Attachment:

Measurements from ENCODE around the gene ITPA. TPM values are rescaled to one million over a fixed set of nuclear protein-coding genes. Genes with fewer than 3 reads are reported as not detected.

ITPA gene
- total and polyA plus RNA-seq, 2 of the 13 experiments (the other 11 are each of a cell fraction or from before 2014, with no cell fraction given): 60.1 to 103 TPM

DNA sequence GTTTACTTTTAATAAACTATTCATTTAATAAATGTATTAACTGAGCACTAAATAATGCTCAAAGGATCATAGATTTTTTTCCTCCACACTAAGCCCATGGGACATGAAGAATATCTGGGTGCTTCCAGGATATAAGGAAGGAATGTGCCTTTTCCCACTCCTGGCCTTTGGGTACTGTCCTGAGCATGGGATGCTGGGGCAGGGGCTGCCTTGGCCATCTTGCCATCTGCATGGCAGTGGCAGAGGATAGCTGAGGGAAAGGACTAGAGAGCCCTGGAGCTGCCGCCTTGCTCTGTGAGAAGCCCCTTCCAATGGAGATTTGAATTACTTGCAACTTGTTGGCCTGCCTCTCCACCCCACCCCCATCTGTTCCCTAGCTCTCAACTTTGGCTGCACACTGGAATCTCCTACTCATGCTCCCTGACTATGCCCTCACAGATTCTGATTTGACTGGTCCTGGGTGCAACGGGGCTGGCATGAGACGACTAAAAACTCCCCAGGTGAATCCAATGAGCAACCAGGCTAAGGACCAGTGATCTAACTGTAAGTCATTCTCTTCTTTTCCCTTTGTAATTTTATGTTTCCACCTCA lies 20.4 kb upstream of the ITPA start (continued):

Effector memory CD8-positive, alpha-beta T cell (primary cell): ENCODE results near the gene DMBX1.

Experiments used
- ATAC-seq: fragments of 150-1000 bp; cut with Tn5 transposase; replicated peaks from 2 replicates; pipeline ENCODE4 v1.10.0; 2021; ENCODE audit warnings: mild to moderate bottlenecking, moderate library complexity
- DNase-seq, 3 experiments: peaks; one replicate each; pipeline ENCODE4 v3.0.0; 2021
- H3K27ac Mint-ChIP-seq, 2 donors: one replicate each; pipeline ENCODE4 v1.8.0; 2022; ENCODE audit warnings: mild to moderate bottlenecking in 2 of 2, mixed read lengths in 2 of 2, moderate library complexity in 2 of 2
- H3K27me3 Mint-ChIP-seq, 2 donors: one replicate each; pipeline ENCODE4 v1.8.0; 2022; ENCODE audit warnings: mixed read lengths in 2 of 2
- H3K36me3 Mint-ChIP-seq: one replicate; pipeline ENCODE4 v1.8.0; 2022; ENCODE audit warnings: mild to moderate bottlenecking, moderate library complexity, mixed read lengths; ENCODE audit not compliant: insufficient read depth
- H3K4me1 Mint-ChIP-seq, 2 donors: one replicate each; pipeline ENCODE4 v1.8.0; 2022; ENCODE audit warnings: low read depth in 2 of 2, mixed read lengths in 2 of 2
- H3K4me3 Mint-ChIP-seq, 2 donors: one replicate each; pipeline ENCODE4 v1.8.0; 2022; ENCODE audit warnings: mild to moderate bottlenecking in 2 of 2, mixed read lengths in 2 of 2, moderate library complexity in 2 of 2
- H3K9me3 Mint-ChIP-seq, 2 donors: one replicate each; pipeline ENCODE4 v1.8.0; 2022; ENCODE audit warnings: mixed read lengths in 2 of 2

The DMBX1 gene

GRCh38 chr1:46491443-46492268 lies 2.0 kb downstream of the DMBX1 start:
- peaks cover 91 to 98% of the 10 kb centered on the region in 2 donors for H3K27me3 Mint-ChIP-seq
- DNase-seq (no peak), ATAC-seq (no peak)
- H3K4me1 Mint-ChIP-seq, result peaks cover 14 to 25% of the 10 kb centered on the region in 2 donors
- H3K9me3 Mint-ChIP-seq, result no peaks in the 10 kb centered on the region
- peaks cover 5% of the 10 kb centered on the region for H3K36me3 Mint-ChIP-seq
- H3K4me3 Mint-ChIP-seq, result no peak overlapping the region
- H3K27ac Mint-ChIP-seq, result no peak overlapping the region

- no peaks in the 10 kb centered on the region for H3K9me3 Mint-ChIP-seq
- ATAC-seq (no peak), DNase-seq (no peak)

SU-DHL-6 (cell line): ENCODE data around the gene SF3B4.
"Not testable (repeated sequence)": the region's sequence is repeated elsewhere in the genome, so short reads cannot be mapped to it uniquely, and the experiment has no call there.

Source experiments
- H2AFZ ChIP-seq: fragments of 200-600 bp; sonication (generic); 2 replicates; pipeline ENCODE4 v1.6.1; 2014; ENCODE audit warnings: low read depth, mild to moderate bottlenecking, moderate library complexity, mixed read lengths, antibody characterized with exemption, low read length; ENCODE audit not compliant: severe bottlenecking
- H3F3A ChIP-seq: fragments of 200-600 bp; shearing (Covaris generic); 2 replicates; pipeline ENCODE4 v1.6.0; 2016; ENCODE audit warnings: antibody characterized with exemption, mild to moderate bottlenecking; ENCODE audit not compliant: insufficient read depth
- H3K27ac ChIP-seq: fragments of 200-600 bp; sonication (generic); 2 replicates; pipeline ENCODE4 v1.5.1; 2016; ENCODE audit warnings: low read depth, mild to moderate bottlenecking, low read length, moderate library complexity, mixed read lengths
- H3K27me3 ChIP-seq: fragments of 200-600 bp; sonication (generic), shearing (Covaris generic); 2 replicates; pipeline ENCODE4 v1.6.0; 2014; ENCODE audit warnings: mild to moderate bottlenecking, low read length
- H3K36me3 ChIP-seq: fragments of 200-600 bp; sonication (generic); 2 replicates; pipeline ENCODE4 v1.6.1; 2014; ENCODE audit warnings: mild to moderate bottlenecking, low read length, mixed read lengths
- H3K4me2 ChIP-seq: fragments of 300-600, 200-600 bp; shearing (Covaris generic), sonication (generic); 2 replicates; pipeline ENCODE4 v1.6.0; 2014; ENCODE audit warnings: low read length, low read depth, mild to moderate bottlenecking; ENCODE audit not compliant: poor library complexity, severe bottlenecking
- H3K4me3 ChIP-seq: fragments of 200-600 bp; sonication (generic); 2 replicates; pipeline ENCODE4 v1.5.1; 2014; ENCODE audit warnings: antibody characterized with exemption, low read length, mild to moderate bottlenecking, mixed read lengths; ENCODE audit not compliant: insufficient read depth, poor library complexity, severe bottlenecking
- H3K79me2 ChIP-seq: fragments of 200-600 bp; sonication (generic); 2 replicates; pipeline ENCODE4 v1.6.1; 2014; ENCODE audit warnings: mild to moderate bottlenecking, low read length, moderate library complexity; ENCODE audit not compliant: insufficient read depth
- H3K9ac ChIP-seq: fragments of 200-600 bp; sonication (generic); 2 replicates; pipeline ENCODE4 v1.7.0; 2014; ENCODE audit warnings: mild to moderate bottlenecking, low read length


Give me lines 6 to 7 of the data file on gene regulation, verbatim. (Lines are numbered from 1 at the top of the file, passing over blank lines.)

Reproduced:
Experiments used
- ATAC-seq: fragments of 150-1000 bp; cut with Tn5 transposase; replicated peaks from 2 replicates; pipeline ENCODE4 v1.10.0; 2021; ENCODE audit warnings: mild to moderate bottlenecking, moderate library complexity